By Lorie Hailey
LEXINGTON, Ky. (Jan. 10, 2013) — A faster network that AT&T says is capable of “delivering speeds faster than many other mobile Internet technologies” is now available in Lexington.
Company officials celebrated the arrival of the 4G LTE network in Lexington on Thursday with a ribbon cutting at its AT&T store in Hamburg. The next-generation high-speed wireless data network was officially turned on in December, when it introduced the service to Lexington and Bowling Green, Ky., and eight other cities, Hartford, Conn.; New Haven, Conn.; Boise, Idaho; Boulder, Colo.; Lancaster, Pa.; Harrisburg, Pa.; Providence, R.I.; and Ogden, Utah.
The network will allow users to “stream, download, upload and game faster than ever before,” AT&T said in a press release. LTE technology also offers faster processing speeds and more efficient use of the wireless spectrum.
The 4G network covers more than 285 million people with ultra-fast speeds. AT&T’s 4G LTE is now available in 135 markets, including Louisville.
AT&T has invested $40 billion in expanding its wireless networks since 2011, when it began the rollout of the 4G network.
In November, AT&T announced plans to invest $14 billion over the next three years to significantly expand and enhance its wireless and wireline IP broadband networks to support growing customer demand for high-speed Internet access and new mobile, app and cloud services. The investment plan – Project Velocity IP (VIP) – expands AT&T’s high-potential growth platforms, helping drive continued increases in revenues from existing and new products and services, and earnings per share.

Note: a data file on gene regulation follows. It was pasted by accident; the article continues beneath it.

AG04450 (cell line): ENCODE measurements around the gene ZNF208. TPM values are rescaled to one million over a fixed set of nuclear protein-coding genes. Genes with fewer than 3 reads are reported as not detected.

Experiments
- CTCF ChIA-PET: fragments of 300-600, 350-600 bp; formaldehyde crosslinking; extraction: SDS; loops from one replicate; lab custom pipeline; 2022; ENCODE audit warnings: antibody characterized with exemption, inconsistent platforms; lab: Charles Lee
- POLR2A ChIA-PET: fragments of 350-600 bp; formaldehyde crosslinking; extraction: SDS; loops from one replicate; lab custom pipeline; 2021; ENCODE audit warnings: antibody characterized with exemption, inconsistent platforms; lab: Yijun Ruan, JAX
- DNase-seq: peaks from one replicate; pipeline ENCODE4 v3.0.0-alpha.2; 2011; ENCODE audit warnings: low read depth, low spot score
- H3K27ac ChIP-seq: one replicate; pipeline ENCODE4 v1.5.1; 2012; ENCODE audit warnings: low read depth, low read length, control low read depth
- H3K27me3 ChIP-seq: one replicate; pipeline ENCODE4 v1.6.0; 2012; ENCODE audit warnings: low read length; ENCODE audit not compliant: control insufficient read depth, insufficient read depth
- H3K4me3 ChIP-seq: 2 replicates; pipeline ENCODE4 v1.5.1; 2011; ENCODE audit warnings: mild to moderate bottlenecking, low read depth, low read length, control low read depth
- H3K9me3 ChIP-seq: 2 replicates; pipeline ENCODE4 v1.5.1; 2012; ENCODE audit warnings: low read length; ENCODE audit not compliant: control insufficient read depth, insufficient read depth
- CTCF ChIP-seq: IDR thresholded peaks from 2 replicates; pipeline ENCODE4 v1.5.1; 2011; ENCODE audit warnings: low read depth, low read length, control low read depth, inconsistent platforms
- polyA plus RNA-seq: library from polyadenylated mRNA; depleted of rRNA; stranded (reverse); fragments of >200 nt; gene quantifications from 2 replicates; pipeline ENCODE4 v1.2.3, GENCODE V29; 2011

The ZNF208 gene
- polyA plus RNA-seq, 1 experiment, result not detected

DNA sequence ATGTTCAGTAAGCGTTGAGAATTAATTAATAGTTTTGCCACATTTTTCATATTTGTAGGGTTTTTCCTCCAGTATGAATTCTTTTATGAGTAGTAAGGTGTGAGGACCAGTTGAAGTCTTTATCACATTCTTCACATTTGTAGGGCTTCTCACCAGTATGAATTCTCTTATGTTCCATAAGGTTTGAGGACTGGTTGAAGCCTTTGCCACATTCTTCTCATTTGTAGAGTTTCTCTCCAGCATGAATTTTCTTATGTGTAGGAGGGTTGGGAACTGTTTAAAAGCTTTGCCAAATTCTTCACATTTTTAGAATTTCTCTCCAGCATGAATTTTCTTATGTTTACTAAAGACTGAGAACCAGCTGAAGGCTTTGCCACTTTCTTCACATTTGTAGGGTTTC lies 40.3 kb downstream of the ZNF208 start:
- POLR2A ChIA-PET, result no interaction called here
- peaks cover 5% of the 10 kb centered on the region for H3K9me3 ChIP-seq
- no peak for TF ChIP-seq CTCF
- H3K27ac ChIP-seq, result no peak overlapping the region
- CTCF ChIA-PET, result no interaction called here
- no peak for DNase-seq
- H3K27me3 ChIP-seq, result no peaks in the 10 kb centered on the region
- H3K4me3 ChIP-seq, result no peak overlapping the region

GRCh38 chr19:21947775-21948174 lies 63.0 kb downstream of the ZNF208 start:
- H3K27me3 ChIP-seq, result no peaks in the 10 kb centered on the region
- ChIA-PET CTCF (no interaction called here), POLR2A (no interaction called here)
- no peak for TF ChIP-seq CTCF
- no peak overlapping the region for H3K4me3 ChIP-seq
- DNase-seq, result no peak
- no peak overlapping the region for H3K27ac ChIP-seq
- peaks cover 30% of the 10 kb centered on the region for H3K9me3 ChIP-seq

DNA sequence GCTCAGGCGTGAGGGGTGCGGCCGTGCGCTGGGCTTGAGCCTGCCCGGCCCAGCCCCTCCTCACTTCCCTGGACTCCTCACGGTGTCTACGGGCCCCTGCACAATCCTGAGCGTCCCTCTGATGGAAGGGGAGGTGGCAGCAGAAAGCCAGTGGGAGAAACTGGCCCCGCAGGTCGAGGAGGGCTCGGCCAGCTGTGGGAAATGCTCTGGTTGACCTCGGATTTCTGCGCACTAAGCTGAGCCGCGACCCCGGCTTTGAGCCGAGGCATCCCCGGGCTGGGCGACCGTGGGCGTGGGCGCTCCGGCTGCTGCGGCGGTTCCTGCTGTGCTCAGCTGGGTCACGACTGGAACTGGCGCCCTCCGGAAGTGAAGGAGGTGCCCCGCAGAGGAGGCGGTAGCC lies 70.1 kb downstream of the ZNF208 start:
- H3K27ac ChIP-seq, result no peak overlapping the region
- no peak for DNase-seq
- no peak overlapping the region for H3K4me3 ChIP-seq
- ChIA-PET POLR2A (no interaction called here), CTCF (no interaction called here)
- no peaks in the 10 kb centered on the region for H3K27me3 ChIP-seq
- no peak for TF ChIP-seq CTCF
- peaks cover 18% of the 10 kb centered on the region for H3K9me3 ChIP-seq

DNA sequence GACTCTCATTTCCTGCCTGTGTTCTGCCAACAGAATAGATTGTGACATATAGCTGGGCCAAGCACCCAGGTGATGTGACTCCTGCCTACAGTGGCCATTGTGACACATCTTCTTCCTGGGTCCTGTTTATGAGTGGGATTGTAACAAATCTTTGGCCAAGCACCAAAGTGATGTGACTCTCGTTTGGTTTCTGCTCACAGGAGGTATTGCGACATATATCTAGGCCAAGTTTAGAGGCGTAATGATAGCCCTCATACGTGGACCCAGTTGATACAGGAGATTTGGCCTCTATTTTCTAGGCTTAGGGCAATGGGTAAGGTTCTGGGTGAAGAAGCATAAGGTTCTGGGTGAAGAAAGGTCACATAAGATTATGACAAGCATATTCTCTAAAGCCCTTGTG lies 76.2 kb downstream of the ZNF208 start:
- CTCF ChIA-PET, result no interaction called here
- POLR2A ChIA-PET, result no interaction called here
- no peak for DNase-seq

AT&T plans to expand its 4G LTE network to cover 300 million people in the U.S. by year-end 2014, up from its current plans to deploy 4G LTE to about 250 million people by year-end 2013. In AT&T’s 22-state wireline service area, the company expects its 4G LTE network will cover 99 percent of all customer locations.
About AT&T’s 4G LTE network
AT&T’s 4G LTE network’s radio components are placed close to the antenna at most cell sites, instead of inside the base station, which helps minimize power loss between the base station and antenna and, in turn, improves the performance of its 4G LTE network. The network also is designed with its core elements distributed across the country, which helps reduce latency, or the delay when using the Internet, because your request isn’t traveling as far.
(Editor’s note: Verizon also offers 4G LTE service in Lexington. It launched last year.)